Open Voices: On your website, you say that “The dominant current model of growth fails to take into account economic, environmental and social externalities and long term effects.” How do we successfully move towards a new, more sustainable model of growth in the United States, in your opinion?
Jonathan Rose: We really need a new economic model that properly evaluates the positive and negative externalities of our actions. So, for example, when a manufacturer or an energy plant produces electricity at a certain cost but completely ignores the cost of the polluting of the water and the air and the mountaintop mining that may be related to coal if they’re burning it, it’s not a true economic cost. And the rest of society is bearing that. And so, we need an inclusive model so that we can really make a whole economic decision. We currently have a model in which often the lowest cost producer is the one that’s just able to shift the most externalities onto the unsuspecting public. So that’s one thing that we need to do.
What’s interesting is in the evolution of society, we have moved from linear thinking to whole systems thinking and whole systems evaluation. Our economic system has not done that. So it’s really about whole systems economics. And so there’s two pieces. Number one is sharing the costs properly. And then the second question is, is growth really the proper measurement, or is quality the proper measurement? So out of the growth model, if 90% of Americans got sick with cancer and 10% took care of them, you would actually might see the GDP of America rise because of all the huge healthcare expenditures that we all of sudden had. But it doesn’t mean that we’re better off. And so we really need to move towards a human and natural systems well-being measurement system to really be able to evaluate what our objectives are. And that may not mean growth. It may mean growth of quality of life versus the growth of quantity.
Open Voices: So how do we incentivize developers and planners to do these things that are better for our quality of life and for the environment?
Jonathan Rose: We have regulatory tools, so we need to regulate against bad things happening. So, for example, we can regulate so that materials with toxic chemicals are not used. There is no such thing as level playing field and there is no such thing as a free market. Those are illusions. Every part of our system has biases in favor and against certain things. We need to understand those biases and them shift them towards the outcomes which lead to the best social, economic and environmental outcomes. And I think those three are intertwined. I want us to have a prosperous society, but I want to have a society that’s prosperous from a whole systems point of view.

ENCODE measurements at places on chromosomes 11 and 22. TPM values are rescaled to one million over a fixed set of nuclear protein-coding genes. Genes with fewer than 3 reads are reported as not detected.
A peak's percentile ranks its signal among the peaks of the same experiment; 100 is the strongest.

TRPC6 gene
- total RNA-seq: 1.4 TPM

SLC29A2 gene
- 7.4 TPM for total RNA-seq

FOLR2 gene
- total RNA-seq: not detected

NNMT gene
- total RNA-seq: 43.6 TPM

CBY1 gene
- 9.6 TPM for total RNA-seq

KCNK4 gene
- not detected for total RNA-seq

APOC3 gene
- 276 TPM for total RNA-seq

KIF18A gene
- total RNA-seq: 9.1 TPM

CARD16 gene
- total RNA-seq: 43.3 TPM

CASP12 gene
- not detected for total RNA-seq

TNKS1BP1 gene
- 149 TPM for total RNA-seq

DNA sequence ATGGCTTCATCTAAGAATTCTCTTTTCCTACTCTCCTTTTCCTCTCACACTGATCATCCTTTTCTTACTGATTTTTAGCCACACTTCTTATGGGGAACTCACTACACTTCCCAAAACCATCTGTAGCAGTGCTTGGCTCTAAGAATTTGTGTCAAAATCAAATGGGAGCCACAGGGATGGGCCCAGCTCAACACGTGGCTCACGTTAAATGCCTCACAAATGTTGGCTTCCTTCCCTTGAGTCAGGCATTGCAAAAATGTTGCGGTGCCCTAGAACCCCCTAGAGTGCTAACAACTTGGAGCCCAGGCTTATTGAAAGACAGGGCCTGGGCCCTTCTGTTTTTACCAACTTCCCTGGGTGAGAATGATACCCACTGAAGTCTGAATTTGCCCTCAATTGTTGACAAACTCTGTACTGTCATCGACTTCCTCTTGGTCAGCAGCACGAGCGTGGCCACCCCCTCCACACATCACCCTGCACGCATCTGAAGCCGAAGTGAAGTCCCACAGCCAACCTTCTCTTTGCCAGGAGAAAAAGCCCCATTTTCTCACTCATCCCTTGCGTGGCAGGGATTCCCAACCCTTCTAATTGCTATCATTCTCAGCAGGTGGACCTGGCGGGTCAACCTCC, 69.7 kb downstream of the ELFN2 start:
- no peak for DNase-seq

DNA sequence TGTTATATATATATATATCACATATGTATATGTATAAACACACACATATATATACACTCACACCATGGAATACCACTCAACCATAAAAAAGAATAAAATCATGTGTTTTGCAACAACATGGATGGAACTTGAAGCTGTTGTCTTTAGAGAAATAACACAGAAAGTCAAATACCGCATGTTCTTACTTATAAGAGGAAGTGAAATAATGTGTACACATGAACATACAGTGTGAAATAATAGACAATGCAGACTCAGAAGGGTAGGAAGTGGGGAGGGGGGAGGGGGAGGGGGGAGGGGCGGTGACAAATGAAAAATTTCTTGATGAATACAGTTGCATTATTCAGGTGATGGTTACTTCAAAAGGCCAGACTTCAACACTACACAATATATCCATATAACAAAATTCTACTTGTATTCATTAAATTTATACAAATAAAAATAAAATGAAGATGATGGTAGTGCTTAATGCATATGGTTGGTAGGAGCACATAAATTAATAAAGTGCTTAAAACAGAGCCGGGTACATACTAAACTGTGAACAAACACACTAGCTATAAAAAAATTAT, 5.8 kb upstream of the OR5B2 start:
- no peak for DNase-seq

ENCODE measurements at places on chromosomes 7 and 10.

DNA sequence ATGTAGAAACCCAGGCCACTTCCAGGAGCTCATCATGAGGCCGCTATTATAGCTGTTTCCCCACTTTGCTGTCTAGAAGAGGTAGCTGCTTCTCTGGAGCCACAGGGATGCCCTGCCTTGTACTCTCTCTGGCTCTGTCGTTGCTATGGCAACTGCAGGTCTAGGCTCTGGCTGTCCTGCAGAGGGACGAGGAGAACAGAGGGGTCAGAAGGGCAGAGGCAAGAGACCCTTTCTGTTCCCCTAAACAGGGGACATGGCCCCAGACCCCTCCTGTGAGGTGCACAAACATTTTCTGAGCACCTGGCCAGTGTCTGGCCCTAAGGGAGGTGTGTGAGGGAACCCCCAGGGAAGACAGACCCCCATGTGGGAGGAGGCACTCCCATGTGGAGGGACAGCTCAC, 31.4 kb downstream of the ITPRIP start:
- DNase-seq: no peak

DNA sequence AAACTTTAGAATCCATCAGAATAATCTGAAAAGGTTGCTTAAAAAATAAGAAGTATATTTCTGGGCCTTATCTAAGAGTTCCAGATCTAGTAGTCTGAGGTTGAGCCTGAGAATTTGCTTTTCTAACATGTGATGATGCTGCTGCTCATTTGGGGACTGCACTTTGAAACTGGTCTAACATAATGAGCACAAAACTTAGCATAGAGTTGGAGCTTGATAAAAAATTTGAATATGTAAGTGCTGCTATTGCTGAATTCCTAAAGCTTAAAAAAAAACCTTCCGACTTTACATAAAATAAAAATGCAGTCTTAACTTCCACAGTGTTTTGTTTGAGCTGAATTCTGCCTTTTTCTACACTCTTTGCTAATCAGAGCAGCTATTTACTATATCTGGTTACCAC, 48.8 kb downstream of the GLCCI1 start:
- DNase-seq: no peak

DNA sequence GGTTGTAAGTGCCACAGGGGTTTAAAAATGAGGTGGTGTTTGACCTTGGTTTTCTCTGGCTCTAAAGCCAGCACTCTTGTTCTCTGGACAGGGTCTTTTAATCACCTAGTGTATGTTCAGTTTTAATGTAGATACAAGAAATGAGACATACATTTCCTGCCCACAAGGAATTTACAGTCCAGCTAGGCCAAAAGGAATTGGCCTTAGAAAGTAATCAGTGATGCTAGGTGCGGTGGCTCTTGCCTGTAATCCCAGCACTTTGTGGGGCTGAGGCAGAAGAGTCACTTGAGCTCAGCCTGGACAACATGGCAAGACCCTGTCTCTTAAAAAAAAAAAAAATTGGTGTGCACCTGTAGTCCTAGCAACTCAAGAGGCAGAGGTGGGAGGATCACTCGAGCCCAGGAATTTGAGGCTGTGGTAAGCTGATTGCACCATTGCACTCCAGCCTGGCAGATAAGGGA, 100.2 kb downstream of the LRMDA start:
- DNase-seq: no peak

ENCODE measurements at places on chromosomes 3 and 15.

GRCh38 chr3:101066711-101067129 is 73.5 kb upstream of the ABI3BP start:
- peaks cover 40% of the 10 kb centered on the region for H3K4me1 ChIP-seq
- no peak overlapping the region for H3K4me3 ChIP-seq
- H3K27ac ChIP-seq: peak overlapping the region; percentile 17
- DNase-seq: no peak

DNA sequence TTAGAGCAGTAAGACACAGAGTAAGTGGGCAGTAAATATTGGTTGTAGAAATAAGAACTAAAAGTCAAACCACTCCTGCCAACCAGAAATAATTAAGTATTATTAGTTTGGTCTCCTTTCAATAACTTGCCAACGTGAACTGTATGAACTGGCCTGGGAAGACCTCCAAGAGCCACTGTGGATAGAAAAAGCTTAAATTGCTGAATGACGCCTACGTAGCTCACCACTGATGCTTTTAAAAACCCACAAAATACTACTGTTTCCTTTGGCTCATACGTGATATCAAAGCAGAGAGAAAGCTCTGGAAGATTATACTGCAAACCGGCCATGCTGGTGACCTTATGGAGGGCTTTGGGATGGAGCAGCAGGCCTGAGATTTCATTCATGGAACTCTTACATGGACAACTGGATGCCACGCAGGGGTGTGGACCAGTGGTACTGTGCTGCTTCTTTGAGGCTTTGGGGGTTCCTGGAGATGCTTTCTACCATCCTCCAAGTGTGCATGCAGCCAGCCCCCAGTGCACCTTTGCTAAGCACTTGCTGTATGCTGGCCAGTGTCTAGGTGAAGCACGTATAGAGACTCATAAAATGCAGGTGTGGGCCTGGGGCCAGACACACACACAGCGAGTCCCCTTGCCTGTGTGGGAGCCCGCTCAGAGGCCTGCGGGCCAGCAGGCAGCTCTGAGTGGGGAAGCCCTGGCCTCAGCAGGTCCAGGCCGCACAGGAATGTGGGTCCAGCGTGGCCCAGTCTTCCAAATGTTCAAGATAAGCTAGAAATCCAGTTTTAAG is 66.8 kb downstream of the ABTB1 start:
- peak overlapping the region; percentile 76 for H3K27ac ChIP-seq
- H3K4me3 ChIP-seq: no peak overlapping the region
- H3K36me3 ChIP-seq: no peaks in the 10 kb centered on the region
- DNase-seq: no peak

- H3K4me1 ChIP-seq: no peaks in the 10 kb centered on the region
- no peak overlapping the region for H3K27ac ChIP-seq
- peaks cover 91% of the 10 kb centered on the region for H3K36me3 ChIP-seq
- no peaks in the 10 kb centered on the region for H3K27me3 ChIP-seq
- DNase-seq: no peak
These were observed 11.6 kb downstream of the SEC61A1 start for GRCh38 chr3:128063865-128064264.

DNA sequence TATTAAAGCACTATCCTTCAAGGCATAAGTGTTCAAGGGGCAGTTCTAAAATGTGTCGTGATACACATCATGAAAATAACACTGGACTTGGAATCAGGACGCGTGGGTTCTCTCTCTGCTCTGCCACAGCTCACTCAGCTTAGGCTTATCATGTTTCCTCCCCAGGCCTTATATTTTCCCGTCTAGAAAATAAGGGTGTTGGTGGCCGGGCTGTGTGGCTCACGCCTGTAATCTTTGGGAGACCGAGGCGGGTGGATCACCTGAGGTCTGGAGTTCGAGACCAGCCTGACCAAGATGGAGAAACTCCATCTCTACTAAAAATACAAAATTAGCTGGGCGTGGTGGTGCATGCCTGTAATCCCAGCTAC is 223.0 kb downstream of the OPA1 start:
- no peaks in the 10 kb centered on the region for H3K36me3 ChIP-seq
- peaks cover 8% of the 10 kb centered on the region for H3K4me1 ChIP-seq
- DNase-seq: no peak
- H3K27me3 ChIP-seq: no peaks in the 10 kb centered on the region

Open Voices: I had read that some of the health things you do in your developments, you work to make stairways more attractive so people will use the stairs in the buildings, for example. Can you talk about other ways that your developments work to impact human health?
Jonathan Rose: The first thing is using nontoxic material, or as low toxic as we can. Having paints and glues and kitchen cabinets and carpets that don’t off-cast really makes a difference in terms of just indoor air quality. Having larger windows, bringing in more daylight, and we focus a lot on cross-ventilation, so then you get into kind of health and energy savings. So we try and create apartments with cross-ventilation. We put in ceiling fans so that they can get fresh air and cooler air at lower cost and not having to air condition. So those are some of the things we do.
And one of our projects has a branch of Montefiore Hospital that has a health clinic on the ground floor. We’re starting another project that’s now in construction in Philadelphia called Paseo Verde that also has a health clinic in the ground floor. So that’s so we can bring health services to the residents. And also having exercise rooms is very, very important, kind of modeling the idea that one can be physically active in a project. And then we also really think the contemplative spaces like the labyrinths are part of mental health.